But even on the mainland, where locally we do have black bears, many of which are reportedly problem bears imported from the Sierras, I carry less and less. My experience was that there were many items that were much more useful in emergency situations than my hand gun.


As I have! Luckily I never just carry one item with me in the woods. wink Very often a knife is useful and a gun is not. Other times a flashlight is the needed tool. I have found that since you're never 100% certain which tool will be the best option, it pays to have as many tools as you reasonably can. A firearm is simply one of those tools.

Originally Posted By: hikermor
I still have that firearm, a classic S&W wheel gun, which I cherish greatly. There have been two occasions in which I was really glad to have it along - one a strange encounter on a lonely Texas highway (brandished, no shots fired) and a situation with a rattlesnake just outside my living quarters in a national park. My baby daughter was just inside the trailer, so I didn't mess around, firing a shot cartridge at Mr. snake (didn't faze him) . i turned to a shovel and quickly sliced him up.

In contrast, there have been countless (at least twenty) occasions where a 60 to 100 foot length of climbing rope has been critical, including the time when it was destroyed in extricating a stuck vehicle.



Again, if you found occasion to use a firearm even twice a long life that's perhaps twice more than many folks have! Bet you were glad the firearm was along. I expect that folks may have said the same thing to you then that you are saying now! Maybe the odds are slim yet twice your number came up. I too have been glad to be armed on two or three occasions. Better to be armed and not need to be 3,000 times than to need and not have even once.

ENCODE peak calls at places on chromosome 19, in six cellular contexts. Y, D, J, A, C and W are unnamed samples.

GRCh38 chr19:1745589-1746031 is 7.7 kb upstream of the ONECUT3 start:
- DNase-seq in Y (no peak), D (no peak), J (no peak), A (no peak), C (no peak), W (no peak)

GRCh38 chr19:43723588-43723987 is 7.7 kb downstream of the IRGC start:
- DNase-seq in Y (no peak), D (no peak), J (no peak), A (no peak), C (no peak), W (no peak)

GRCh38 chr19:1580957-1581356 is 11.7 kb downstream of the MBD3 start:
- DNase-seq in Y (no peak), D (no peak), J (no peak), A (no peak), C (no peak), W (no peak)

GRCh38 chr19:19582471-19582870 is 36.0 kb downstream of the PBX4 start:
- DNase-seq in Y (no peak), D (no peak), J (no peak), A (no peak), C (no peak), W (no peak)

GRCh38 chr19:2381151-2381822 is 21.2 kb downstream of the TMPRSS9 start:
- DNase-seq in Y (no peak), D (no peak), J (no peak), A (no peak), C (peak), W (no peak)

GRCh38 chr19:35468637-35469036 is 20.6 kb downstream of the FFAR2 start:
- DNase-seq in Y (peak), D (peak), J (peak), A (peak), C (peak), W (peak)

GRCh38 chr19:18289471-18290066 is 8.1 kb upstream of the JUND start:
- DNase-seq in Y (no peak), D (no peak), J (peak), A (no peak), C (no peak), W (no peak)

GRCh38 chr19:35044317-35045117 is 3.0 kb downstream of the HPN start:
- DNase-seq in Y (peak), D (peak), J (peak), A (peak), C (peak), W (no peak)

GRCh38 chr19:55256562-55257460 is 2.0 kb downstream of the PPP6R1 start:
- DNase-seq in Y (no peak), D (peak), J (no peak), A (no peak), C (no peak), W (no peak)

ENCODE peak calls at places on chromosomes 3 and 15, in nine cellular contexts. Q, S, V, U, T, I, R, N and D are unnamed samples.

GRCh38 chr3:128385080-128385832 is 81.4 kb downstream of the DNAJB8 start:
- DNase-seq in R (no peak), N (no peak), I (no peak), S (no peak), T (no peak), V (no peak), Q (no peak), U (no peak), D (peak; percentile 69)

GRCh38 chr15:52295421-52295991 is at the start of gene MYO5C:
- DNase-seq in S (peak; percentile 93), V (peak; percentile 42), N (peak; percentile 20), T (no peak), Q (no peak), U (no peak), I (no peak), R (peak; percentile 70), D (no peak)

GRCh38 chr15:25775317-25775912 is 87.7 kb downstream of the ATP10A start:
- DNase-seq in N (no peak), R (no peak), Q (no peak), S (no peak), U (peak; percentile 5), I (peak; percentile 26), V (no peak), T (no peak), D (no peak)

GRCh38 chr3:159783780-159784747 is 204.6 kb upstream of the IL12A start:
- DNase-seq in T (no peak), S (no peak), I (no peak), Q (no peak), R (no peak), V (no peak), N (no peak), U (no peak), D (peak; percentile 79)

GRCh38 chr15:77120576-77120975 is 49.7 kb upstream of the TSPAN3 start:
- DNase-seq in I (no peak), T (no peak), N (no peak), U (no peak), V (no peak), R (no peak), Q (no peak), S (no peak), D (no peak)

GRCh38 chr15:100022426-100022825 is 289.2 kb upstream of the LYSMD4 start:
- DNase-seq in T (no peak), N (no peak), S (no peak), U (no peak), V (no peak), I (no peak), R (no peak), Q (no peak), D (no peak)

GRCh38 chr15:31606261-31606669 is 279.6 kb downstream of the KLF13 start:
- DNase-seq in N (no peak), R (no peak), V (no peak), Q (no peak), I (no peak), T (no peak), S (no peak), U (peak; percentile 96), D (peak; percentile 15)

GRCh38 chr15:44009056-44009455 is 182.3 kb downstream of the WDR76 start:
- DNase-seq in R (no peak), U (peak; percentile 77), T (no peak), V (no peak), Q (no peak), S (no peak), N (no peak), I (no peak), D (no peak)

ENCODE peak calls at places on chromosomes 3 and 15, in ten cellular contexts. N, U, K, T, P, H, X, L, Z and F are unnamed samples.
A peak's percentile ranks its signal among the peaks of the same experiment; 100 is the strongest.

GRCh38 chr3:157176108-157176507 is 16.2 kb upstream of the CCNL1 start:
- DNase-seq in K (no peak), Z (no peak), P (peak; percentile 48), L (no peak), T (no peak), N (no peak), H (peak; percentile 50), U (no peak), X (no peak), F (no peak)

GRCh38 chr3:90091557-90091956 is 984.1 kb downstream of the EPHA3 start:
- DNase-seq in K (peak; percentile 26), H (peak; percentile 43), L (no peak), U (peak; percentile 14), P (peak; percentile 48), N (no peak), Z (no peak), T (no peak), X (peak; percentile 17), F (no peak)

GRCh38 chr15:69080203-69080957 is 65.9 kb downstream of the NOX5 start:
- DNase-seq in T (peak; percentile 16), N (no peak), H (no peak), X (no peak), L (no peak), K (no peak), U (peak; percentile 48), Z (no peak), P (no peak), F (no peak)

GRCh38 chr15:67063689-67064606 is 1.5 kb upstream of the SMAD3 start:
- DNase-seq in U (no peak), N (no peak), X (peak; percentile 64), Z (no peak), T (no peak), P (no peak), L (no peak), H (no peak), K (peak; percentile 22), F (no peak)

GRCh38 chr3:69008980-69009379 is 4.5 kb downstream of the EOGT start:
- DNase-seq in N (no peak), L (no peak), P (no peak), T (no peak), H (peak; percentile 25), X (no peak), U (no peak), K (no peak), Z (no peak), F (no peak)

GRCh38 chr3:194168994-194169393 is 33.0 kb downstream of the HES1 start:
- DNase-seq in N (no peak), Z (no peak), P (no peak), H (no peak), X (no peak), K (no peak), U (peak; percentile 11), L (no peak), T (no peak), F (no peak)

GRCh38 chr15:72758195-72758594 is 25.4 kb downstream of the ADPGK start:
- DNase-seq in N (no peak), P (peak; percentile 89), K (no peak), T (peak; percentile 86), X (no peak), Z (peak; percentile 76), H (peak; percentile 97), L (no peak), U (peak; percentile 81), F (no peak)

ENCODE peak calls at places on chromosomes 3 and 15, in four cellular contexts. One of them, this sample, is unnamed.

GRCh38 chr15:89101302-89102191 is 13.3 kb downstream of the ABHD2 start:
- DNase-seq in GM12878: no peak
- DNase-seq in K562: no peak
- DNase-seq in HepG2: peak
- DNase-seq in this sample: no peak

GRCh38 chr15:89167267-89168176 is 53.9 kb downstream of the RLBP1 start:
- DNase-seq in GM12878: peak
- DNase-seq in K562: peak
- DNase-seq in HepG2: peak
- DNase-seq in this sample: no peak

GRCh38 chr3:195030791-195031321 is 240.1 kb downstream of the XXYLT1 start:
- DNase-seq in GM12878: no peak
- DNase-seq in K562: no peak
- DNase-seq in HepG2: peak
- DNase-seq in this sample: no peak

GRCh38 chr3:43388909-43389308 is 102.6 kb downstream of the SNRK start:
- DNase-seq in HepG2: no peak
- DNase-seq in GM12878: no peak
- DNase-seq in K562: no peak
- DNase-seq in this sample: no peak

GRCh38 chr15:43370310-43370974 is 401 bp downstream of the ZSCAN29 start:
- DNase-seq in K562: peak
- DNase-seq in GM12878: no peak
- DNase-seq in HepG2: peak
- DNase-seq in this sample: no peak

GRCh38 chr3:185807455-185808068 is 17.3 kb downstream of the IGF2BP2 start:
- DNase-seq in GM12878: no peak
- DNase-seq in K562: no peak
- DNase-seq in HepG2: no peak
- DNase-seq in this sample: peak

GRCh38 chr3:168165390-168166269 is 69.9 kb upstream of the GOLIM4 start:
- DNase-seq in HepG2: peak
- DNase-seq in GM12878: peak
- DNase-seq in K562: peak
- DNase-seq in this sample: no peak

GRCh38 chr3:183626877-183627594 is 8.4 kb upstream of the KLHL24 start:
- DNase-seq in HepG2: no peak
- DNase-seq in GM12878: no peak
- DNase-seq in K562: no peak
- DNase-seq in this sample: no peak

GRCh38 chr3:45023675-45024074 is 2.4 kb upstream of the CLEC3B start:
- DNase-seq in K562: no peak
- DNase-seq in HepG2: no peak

Certainly having rope can be useful. But having rope does not preclude the need for a firearm, and vice versa.

Perhaps the biggest overlooked point is that it's not a huge burden to carry, at least for me. With a quality gunbelt and holster you can almost forget you're wearing a sidearm. True, I wouldn't carry an M60 machine gun as my EDC (even if it were legal) because that weights 30 lbs. But a 28 oz firearm with a high quality holster system is little more effort to carry than a knife or phone, and actually a lot less cumbersome than a huge ring of keys.


Originally Posted By: hikermor
Mercy sakes, we certainly don't want you running around naked in the woods!!


I suppose it's hard to explain the feeling to someone not accustomed to daily CCW. The closest thing for you might be a quality pocket knife, or your phone. Maybe a FAK or spare glasses. But if you're used to habitually carrying certain tools with you daily it can lead you to feel 'naked' without them.
Posted by: hikermor

Re: More on Bears and Firearms - 08/19/19 02:06 PM

It is worth noting that my two instances of firearm use occurred in essentially developed areas, not in the wild. Living currently in a placid SoCal urban neighborhood, I keep my firearms ready, but inconspicuous.

Venturing into the outback, weight is critical; too many pounds can be just as bad as too few, so items have to be selected with a fair degree of thought. Years ago, I could easily tote a fairly heavy bag (40+ pounds); nowadays, not so much.